Review: Hamilton's Summer Concert Series drowns in nostalgia - as do audience thanks to mother nature

Simple Minds and Texas at the Summer Concert Series.
Simple Minds and Texas at the Summer Concert Series. Photo credit: Greenstone / Newshub

REVIEW: The signs were there from the start, really.

With performers repeatedly talking about rain and being "moist" on stage - even though local band White Chapel Jak who opened proceedings with tremendous gusto, funk and pluck ironically chose to throw in Dragon's 1983 hit, 'Rain' - it was always going to end this way.

One could argue nature was having the last laugh after Scottish rockers Simple Minds joked about having earlier banished the rain - when their final song 'Don't You (Forget About Me)' suffered 'concert interruptus' due to extreme weather posing a serious risk to the safety of the mainly boomer audience at Hamilton's first ever Summer Concert,  it was all canned 10 minutes from its scheduled end.

But up until that point, despite a grey, constantly rainy and cloudy day at Claudelands Oval - a venue appointed after the usual Coromandel joint was sidelined by bad weather in 2023 - the spirits were high throughout the day the rain would dissipate.

From plenty of barefoot bogans disinterested in the rain but more concerned with the Jim Bean cans and surreptitious vaping, to large swathes of poncho-clad gumboot wearers, everyone expected the rain to simply go away.

Much like the precipitation, nostalgia hung heavily in the air throughout the day. From a carefully curated OST of 80s hits pumped out between acts that were reminiscent of Kiwi blue light discos, to Aussie band Pseudo Echo really blazing a trail after hometown heroes White Chapel Jak set the bar so high for energy and crowd-pleasing antics, nostalgia was on the agenda from early on.

While Pseudo Echo's mix of rock and keytar saw the crowds go absolutely ecstatic for a 12-minute mix of their 1985 smash hit 'Funky Town', the crowd were on side early on, thanks to a tightly presented set that oozed technically impressive playing.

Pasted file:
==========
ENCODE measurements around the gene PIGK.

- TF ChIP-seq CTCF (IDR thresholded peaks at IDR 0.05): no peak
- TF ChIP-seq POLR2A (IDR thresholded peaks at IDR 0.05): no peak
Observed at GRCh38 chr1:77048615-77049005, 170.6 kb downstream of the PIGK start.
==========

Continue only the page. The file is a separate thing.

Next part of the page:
Initially less impressive and with lead singer Ed Roland ambling on like the bastard son of Steven Tyler from Aerosmith, Rod Stewart and The Wrestler-era Mickey Rourke, Collective Soul looked like they were cruising on nostalgia and rock'n'roll endeavours rather than musical flair.

But by the time 1993's 'Shine' had finished with its riffs and the crowd had surged to the makeshift moshpit, it was clear Roland, while occasionally sounding like he was struggling to hit some of the notes, was living the rock'n'roll legend he believed he was. Equally, lead guitarist Jesse Triplett, frequently prowling the stage, delivered some ferociously blistering work in a seemingly casual way.

'December', 'The World I Know' were all part of their comeback after 20 years away from Aotearoa's shores (the former still benefiting from a slinky riff and a series of licks) but all served to thankfully cause collective reassessment in an initially indifferent crowd. (Though having Ed reference how brilliant REM were, a fellow band from their hometown of Georgia. before launching into AC/DC's 'Dirty Deeds Done Dirt Cheap' was perhaps the oddest decision of the day).

However, it was truly the Scottish invasion that set Hamilton's Summer Concert apart - led chiefly by Texas and their cheeky cheerleader Sharleen Spiteri, and followed by a performance-heavy Simple Minds.